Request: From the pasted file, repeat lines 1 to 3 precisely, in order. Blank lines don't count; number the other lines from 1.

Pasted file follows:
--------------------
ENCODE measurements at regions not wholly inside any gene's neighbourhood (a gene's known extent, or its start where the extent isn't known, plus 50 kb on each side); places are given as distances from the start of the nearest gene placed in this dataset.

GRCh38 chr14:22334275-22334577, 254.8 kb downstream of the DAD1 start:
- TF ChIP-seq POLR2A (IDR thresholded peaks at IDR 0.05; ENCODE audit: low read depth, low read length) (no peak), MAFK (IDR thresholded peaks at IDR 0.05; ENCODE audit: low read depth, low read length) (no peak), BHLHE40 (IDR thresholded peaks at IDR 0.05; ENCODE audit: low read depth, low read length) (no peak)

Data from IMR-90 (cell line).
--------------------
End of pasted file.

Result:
ENCODE measurements at regions not wholly inside any gene's neighbourhood (a gene's known extent, or its start where the extent isn't known, plus 50 kb on each side); places are given as distances from the start of the nearest gene placed in this dataset.

GRCh38 chr14:22334275-22334577, 254.8 kb downstream of the DAD1 start:
- TF ChIP-seq POLR2A (IDR thresholded peaks at IDR 0.05; ENCODE audit: low read depth, low read length) (no peak), MAFK (IDR thresholded peaks at IDR 0.05; ENCODE audit: low read depth, low read length) (no peak), BHLHE40 (IDR thresholded peaks at IDR 0.05; ENCODE audit: low read depth, low read length) (no peak)